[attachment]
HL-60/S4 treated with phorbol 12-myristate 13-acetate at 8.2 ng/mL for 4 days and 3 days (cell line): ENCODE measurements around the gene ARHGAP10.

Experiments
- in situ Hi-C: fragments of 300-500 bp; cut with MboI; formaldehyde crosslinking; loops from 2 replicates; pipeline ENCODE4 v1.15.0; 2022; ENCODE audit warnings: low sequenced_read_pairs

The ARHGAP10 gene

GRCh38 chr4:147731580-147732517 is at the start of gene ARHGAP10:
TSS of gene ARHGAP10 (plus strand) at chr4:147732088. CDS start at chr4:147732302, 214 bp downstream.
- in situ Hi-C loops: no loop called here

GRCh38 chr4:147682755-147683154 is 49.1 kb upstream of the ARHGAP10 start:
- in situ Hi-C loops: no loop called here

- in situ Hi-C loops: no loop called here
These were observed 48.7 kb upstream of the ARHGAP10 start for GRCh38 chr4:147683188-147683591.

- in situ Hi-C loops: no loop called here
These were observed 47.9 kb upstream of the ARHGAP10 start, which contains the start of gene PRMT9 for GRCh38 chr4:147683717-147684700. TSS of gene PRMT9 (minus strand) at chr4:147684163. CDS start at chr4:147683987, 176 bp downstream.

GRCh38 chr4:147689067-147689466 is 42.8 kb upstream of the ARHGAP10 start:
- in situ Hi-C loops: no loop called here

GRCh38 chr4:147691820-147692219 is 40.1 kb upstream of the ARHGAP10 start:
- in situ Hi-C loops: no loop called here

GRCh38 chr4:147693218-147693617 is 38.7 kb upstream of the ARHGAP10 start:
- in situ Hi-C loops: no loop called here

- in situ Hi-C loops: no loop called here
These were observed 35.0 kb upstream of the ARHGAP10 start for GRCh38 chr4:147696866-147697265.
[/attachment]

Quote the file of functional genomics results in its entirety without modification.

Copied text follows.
HL-60/S4 treated with phorbol 12-myristate 13-acetate at 8.2 ng/mL for 4 days and 3 days (cell line): ENCODE measurements around the gene ARHGAP10.

Experiments
- in situ Hi-C: fragments of 300-500 bp; cut with MboI; formaldehyde crosslinking; loops from 2 replicates; pipeline ENCODE4 v1.15.0; 2022; ENCODE audit warnings: low sequenced_read_pairs

The ARHGAP10 gene

GRCh38 chr4:147731580-147732517 is at the start of gene ARHGAP10:
TSS of gene ARHGAP10 (plus strand) at chr4:147732088. CDS start at chr4:147732302, 214 bp downstream.
- in situ Hi-C loops: no loop called here

GRCh38 chr4:147682755-147683154 is 49.1 kb upstream of the ARHGAP10 start:
- in situ Hi-C loops: no loop called here

- in situ Hi-C loops: no loop called here
These were observed 48.7 kb upstream of the ARHGAP10 start for GRCh38 chr4:147683188-147683591.

- in situ Hi-C loops: no loop called here
These were observed 47.9 kb upstream of the ARHGAP10 start, which contains the start of gene PRMT9 for GRCh38 chr4:147683717-147684700. TSS of gene PRMT9 (minus strand) at chr4:147684163. CDS start at chr4:147683987, 176 bp downstream.

GRCh38 chr4:147689067-147689466 is 42.8 kb upstream of the ARHGAP10 start:
- in situ Hi-C loops: no loop called here

GRCh38 chr4:147691820-147692219 is 40.1 kb upstream of the ARHGAP10 start:
- in situ Hi-C loops: no loop called here

GRCh38 chr4:147693218-147693617 is 38.7 kb upstream of the ARHGAP10 start:
- in situ Hi-C loops: no loop called here

- in situ Hi-C loops: no loop called here
These were observed 35.0 kb upstream of the ARHGAP10 start for GRCh38 chr4:147696866-147697265.